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Dell Sharpens Its Linux Focus

Written By: R. Krause
Published On: December 18 2000

Dell Sharpens Its Linux Focus
R. Krause - December 18, 2000

Event Summary

[Source: CNET] November 30, 2000 - Dell Computer has announced a deal with Eazel, a developer of Linux-based software. Eazel's primary product is Nautilus, its file management software which runs on the "GNOME" desktop, which, along with KDE, is one of the two main desktops (user interfaces) used with Linux.

Some of the terms have not been disclosed, but they appear to include pre-loading of Nautilus on Dell's Linux-based systems, and an investment by Dell in Eazel.

Eazel has also stated that they are talking to other hardware manufacturers, in an attempt to get even wider distribution and recognition

Market Impact

Linux continues to gain strength as the major Wintel-hardware vendors "explore other options". As mentioned previously (see GNOME Will Try to Buff Up Linux), having a common desktop appearance (with the implication that it looks similar to Windows), is high on the list of barriers Linux must overcome to enhance its acceptance. One facet of the desktop is the file management system, where Eazel's Nautilus works with GNOME. As GNOME continues to fill out its desktop offering/suite, it enhances its competitive position relative to KDE.

Overall, we consider IBM to be the leader among major computer systems manufacturers in embracing Linux. We consider Dell to be #2, based on the availability of factory-installed Linux systems, and their support of Eazel. Compaq and HP are, in our opinion, #3 and 4 - we don't believe their commitment to Linux is quite as high as Dell's.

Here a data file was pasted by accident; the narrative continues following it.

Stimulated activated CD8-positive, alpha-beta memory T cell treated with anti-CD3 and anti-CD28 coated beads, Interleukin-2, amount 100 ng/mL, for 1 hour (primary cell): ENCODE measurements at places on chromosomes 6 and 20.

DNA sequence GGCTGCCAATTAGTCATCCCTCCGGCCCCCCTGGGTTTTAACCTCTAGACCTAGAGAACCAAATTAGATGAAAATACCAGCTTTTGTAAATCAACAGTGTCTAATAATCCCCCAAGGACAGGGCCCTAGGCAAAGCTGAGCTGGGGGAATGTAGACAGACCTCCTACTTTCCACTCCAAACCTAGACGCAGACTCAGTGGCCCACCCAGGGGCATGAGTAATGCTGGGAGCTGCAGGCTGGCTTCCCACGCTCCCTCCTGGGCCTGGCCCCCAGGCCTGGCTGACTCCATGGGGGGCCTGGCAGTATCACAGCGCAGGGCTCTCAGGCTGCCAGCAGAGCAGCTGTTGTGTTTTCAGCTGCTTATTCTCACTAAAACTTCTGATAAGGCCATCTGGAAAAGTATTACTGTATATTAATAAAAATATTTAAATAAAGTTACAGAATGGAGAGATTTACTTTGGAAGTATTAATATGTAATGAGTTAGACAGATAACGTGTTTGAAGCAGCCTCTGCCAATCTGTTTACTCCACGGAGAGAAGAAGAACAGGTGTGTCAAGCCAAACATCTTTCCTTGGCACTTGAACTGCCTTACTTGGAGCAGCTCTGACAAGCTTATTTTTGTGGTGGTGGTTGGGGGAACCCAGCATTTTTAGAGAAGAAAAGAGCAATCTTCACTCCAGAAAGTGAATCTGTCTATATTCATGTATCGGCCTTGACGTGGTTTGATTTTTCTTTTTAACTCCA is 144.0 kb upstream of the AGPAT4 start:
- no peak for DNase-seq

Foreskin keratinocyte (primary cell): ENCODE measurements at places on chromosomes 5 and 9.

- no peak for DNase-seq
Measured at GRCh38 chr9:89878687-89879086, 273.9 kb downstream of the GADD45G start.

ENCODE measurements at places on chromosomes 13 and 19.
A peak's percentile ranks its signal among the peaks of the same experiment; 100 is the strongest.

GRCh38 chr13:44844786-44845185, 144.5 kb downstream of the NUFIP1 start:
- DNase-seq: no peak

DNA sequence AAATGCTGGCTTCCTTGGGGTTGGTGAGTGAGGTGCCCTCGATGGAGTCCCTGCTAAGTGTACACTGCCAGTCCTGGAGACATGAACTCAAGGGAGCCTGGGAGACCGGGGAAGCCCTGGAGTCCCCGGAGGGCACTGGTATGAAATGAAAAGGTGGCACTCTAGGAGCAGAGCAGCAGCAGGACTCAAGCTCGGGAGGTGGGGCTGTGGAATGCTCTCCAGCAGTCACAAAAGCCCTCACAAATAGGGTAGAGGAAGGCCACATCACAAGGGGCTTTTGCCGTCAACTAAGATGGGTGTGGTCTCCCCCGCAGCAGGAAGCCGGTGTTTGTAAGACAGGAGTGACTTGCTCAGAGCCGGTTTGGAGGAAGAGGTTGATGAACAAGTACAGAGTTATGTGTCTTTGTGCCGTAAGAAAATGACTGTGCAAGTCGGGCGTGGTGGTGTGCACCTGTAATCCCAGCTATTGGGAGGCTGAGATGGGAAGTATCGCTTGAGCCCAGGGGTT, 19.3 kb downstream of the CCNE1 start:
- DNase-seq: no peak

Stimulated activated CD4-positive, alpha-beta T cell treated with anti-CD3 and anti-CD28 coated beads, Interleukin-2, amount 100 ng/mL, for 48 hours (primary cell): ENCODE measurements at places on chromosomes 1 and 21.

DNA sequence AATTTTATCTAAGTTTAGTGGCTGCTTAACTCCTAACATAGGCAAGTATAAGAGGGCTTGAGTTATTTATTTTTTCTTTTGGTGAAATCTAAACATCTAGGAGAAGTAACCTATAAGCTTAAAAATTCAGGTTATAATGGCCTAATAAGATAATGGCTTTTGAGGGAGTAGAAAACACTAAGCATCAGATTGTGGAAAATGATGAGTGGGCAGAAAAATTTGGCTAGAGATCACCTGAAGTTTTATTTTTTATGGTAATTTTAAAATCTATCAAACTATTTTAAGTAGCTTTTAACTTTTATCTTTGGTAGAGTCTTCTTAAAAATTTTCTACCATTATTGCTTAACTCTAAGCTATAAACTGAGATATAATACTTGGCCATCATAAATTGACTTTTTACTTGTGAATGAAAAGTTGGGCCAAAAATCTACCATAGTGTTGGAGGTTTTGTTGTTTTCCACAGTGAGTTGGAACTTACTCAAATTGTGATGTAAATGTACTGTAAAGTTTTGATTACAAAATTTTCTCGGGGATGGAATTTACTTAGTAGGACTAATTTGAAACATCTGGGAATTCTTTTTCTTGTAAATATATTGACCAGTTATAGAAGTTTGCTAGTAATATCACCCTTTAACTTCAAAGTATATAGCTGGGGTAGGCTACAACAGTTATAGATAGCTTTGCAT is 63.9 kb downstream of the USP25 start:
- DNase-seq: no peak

On a couple of levels, this news is not good for Microsoft, but certainly not a damaging blow. There's a big difference between supporting an initiative and having a product that is a true "Windows killer". In addition, we expect Microsoft to be strengthened and emboldened when George W. Bush becomes President - one of the bigger surprises (for us and many others) of a Bush administration would be if the Microsoft anti-trust action is continued. What this predicted increased strength will translate into, vis-a-vis Linux, will not become apparent until at least mid-2001.

Potentially troublesome to Microsoft is Dell's continuing support of Linux, especially from the viewpoint of persuading other hardware vendors to jump on the Linux-on-desktops bandwagon. Microsoft has weathered "disloyalty" like this in the past, but as more hardware vendors improve their offerings, desktop Linux may reach critical mass. The insufficient number of leading desktop applications (MS Office, Quicken, etc.) for Linux is still an issue for most consumers, so MS still has some breathing room.

User Recommendations

Results from any alliance will take some time to develop, so there is no immediate benefit to be gained by Linux users.

Current and potential Linux users will have the greatest interest in this development. It will take some months for a polished GNOME desktop to be available to the masses, but it shows promise. Linux is still primarily a server-focused OS, but those IT managers willing to consider it for a greater enterprise focus should start paying attention to developments with GNOME, KDE, and various other efforts to make Linux more "masses-friendly".

Die-hard Windows users will, of course, not care one whit about this alliance.

 
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